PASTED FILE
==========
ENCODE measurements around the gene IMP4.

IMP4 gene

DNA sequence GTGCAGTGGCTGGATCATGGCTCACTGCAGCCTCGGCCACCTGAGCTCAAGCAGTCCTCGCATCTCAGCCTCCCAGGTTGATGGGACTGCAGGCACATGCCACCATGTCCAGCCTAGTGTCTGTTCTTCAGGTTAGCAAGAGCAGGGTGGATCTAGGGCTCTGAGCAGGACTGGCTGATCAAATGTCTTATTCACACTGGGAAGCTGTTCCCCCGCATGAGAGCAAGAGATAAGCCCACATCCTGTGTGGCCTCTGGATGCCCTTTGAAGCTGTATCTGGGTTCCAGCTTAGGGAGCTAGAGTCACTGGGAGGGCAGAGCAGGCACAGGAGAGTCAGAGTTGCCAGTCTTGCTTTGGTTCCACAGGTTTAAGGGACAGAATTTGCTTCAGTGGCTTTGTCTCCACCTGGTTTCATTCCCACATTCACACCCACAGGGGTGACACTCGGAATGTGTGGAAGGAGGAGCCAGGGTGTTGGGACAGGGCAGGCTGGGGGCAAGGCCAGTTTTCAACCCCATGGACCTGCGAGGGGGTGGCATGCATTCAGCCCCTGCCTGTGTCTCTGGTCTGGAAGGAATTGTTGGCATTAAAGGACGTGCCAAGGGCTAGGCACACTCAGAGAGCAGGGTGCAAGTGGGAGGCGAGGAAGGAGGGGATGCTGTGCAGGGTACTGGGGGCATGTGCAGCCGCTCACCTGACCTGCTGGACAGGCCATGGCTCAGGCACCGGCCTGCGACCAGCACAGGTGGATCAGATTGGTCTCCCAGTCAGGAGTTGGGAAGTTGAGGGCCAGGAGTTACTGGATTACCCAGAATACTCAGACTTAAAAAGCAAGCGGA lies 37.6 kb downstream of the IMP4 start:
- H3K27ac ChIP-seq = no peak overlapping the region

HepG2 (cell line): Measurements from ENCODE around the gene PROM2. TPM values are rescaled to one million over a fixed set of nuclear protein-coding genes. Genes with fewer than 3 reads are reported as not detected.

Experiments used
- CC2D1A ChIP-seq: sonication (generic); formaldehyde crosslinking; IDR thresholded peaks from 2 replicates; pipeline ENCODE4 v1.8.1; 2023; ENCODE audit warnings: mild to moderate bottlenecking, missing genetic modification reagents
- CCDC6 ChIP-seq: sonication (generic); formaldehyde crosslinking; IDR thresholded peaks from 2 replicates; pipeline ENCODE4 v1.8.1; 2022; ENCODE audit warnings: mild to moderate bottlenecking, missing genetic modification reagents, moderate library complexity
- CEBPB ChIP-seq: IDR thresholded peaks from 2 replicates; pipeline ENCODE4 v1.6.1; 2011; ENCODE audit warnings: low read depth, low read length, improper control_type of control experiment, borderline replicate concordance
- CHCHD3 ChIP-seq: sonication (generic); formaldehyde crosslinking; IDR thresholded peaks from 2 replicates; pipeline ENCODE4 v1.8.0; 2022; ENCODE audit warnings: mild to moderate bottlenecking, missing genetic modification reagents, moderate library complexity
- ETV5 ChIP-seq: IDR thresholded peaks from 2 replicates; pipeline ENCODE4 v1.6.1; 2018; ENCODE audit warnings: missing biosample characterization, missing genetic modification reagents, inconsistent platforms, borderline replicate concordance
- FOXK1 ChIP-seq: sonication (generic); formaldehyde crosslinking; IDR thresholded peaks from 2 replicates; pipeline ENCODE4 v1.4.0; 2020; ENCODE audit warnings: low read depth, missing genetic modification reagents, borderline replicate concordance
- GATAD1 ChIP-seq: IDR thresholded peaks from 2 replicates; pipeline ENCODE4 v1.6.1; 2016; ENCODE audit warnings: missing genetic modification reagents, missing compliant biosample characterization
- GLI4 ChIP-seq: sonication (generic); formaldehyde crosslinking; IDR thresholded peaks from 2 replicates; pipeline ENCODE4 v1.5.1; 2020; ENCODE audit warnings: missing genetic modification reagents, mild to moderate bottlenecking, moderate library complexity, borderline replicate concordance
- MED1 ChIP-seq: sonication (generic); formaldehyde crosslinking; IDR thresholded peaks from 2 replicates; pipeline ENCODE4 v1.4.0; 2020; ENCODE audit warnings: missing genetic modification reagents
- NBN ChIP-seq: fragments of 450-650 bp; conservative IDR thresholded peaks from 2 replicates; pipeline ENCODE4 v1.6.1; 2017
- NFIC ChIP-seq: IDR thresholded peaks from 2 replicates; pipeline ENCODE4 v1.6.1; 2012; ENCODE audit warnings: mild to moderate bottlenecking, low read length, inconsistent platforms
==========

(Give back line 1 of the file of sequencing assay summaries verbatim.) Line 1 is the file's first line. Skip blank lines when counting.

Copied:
ENCODE measurements around the gene IMP4.